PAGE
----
For more teaching tips and examples, visit the Stearns Center’s Active Learning page.


      1. Touch the whiteboard and select the icon for the desired mode, Interactive or Annotation. Default is PC Interactive mode. See the icon with a computer mouse located on the side of the image.
      2. PC Interactive mode lets you use a stylus (or finger) as a mouse to open applications, access links, and operate scroll bars.
      3. Annotation mode displays a toolbar on the side of the projected image and consists of drawing tools to support annotation on the image.
      4. For more detailed instructions, visit the Stearns Center’s Interactive Whiteboard and Projector page.

      Continuous whiteboards

      Use this Feature to Support Active and Engaged Learning

      Make students’ group work visible: When students work out problem sets on the whiteboards in pairs or small groups, it gives the instructor a chance to observe their ideas, where they might be getting stuck, or where they may have a particularly interesting contribution. Asking groups to share out their ideas from their public workspaces often leads to a greater variety of responses and can invite interesting debates and feedback from peers. (Hint: If you’ll use whiteboards regularly, you can ask students to purchase and bring their own markers.)

      Make learning and problem solving visual: Asking students to draw a concept map or a mental model of a concept or process on the whiteboard can be a helpful learning tool for visually or spatially-inclined students. It may be interesting to see how different pairs or groups of students imagine a similar idea.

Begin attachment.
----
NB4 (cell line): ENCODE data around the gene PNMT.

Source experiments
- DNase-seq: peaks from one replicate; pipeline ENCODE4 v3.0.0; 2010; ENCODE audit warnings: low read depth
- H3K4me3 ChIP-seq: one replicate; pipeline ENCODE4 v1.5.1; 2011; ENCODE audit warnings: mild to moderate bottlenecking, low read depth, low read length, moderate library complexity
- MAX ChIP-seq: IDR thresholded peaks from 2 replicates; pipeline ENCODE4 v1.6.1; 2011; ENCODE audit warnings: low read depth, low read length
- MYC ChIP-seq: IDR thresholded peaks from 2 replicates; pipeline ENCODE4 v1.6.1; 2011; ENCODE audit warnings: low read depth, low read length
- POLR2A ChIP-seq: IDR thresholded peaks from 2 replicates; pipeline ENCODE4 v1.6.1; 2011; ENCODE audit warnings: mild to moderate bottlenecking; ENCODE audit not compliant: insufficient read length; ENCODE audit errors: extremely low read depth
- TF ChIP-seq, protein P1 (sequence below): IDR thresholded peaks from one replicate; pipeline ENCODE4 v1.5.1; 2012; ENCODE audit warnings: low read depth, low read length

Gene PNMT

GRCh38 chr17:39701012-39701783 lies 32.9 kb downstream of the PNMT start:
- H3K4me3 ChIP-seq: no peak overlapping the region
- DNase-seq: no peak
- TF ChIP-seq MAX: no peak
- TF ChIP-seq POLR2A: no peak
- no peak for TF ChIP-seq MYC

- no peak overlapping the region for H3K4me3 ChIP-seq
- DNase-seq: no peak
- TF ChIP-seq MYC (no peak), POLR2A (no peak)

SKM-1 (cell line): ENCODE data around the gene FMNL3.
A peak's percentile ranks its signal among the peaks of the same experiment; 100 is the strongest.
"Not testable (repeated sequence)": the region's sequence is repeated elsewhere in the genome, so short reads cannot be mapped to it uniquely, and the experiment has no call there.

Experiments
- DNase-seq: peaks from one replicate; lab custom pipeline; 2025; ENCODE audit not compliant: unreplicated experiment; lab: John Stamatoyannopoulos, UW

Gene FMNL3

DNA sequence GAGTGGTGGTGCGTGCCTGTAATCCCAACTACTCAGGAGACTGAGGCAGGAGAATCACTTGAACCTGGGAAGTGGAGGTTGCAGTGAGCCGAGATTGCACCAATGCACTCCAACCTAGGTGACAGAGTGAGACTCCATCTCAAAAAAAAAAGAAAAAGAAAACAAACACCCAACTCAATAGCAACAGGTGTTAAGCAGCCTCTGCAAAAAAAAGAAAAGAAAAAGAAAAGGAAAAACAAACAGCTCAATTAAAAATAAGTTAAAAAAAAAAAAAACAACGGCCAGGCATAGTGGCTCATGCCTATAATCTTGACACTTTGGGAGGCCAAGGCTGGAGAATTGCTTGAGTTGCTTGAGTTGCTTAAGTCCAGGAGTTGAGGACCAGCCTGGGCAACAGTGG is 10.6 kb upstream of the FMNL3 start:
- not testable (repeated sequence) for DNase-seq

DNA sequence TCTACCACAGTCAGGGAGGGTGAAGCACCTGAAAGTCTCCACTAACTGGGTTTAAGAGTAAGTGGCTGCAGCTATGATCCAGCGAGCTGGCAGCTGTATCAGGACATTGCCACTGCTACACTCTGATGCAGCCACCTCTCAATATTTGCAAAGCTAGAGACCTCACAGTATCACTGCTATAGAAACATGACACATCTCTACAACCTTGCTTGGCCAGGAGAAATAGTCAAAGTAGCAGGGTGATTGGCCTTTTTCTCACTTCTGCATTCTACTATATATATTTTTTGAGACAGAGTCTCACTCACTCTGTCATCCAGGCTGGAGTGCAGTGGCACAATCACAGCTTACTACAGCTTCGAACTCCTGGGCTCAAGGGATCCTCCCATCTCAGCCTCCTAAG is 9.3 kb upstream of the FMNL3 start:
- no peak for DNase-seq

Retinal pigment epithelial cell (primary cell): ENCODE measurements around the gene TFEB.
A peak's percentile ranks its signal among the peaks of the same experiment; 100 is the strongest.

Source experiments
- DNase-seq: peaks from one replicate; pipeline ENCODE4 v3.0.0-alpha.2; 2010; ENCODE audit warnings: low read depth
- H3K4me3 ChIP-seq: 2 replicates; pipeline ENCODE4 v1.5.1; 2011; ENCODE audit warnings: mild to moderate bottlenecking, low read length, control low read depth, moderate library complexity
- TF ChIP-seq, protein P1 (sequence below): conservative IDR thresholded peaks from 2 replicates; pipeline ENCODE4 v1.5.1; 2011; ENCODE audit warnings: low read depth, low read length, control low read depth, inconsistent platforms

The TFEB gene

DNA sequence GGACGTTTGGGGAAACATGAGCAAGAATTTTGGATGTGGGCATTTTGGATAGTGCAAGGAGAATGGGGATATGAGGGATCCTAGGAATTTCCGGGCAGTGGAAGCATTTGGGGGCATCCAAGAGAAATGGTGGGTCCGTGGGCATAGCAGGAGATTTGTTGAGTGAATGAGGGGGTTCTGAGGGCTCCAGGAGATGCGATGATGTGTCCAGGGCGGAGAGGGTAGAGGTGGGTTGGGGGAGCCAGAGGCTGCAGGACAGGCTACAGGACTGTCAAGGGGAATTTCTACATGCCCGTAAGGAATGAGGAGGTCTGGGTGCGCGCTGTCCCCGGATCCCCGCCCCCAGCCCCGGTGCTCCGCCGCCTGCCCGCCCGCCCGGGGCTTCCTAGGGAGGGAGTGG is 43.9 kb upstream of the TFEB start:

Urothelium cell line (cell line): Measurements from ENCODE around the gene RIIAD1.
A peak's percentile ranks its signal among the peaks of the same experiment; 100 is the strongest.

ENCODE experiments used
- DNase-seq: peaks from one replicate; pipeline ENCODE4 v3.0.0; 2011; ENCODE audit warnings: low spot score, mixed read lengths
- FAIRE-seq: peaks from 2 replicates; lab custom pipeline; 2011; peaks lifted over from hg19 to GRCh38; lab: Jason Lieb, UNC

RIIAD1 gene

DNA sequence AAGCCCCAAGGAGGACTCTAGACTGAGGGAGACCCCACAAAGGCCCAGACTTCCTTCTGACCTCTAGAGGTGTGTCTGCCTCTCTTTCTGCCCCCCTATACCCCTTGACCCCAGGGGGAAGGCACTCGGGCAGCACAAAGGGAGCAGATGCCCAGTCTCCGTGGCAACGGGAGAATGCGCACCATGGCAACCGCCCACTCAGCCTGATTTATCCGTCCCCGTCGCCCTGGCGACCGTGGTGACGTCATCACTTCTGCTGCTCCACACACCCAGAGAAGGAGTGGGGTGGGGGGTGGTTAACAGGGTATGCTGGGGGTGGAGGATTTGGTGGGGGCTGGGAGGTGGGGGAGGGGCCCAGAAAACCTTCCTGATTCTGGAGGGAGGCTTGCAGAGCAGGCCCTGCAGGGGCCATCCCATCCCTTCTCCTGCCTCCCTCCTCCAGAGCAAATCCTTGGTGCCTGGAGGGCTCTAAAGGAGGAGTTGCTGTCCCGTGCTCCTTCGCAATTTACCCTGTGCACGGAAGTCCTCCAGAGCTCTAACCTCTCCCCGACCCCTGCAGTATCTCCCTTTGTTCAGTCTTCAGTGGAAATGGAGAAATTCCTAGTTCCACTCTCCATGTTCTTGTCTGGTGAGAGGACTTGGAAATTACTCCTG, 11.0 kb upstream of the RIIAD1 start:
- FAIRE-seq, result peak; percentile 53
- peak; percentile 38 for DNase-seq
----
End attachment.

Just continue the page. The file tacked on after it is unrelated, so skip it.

Elicit peer feedback in a round-robin fashion: Students may begin by drafting a problem statement or a proposal, drawing the first version of a diagram or model, or writing discussion questions or key ideas on the board. Then, you might have the students rotate in one direction to add comments, questions, feedback on their peers’ work until they return to their space to see what feedback has been left for them. This helps engage all students in pushing each other’s thinking while learning about their peers’ approaches to a similar problem or topic as part of the learning process.

      For more teaching tips and examples, visit the Stearns Center’s Active Learning page.

      Technology Instructions

      1. Well, it’s a whiteboard. 🙂
      2. More seriously, about markers: we recommend (a) requiring students to purchase and bring their own markers, (b) inspectingall student markers before they get used, to ensure they’re whiteboard markers that erase rather than some other kind, and (c) carrying your own backup markers.
      3. Erasers are important as well: students need to be able to change what they’ve written. Some faculty have suggested that students put the markers they’re required to purchase into a stray sock so that their marker carrying case doubles as an eraser. Cheap dishtowels cut into small squares (4″ – 6″) are also easy to carry and toss in the washer if you want to bring your own supply.


      Instructor’s View
      Back View
      Door View